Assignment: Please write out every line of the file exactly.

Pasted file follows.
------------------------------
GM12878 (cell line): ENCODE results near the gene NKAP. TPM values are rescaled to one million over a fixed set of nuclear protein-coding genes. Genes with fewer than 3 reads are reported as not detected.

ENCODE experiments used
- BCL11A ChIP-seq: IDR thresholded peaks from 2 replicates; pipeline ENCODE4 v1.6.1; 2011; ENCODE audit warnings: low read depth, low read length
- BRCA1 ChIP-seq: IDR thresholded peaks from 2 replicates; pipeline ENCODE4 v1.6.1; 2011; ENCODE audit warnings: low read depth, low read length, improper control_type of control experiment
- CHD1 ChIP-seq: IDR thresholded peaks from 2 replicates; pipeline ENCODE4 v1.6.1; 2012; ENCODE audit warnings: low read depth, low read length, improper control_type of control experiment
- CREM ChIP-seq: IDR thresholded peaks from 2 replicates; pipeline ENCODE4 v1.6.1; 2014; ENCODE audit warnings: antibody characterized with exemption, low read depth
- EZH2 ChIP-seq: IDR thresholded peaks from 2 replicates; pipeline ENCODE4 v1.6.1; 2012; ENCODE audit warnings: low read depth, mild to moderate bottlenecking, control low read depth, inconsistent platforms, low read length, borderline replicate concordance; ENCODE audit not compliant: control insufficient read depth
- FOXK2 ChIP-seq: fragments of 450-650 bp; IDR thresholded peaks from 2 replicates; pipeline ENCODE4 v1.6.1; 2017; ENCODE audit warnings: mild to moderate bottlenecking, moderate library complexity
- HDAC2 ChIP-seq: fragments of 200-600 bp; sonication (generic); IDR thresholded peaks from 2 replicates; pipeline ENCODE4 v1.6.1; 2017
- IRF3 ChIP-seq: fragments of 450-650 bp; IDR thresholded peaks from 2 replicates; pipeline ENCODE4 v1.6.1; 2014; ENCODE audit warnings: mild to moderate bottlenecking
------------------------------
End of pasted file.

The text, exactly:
GM12878 (cell line): ENCODE results near the gene NKAP. TPM values are rescaled to one million over a fixed set of nuclear protein-coding genes. Genes with fewer than 3 reads are reported as not detected.

ENCODE experiments used
- BCL11A ChIP-seq: IDR thresholded peaks from 2 replicates; pipeline ENCODE4 v1.6.1; 2011; ENCODE audit warnings: low read depth, low read length
- BRCA1 ChIP-seq: IDR thresholded peaks from 2 replicates; pipeline ENCODE4 v1.6.1; 2011; ENCODE audit warnings: low read depth, low read length, improper control_type of control experiment
- CHD1 ChIP-seq: IDR thresholded peaks from 2 replicates; pipeline ENCODE4 v1.6.1; 2012; ENCODE audit warnings: low read depth, low read length, improper control_type of control experiment
- CREM ChIP-seq: IDR thresholded peaks from 2 replicates; pipeline ENCODE4 v1.6.1; 2014; ENCODE audit warnings: antibody characterized with exemption, low read depth
- EZH2 ChIP-seq: IDR thresholded peaks from 2 replicates; pipeline ENCODE4 v1.6.1; 2012; ENCODE audit warnings: low read depth, mild to moderate bottlenecking, control low read depth, inconsistent platforms, low read length, borderline replicate concordance; ENCODE audit not compliant: control insufficient read depth
- FOXK2 ChIP-seq: fragments of 450-650 bp; IDR thresholded peaks from 2 replicates; pipeline ENCODE4 v1.6.1; 2017; ENCODE audit warnings: mild to moderate bottlenecking, moderate library complexity
- HDAC2 ChIP-seq: fragments of 200-600 bp; sonication (generic); IDR thresholded peaks from 2 replicates; pipeline ENCODE4 v1.6.1; 2017
- IRF3 ChIP-seq: fragments of 450-650 bp; IDR thresholded peaks from 2 replicates; pipeline ENCODE4 v1.6.1; 2014; ENCODE audit warnings: mild to moderate bottlenecking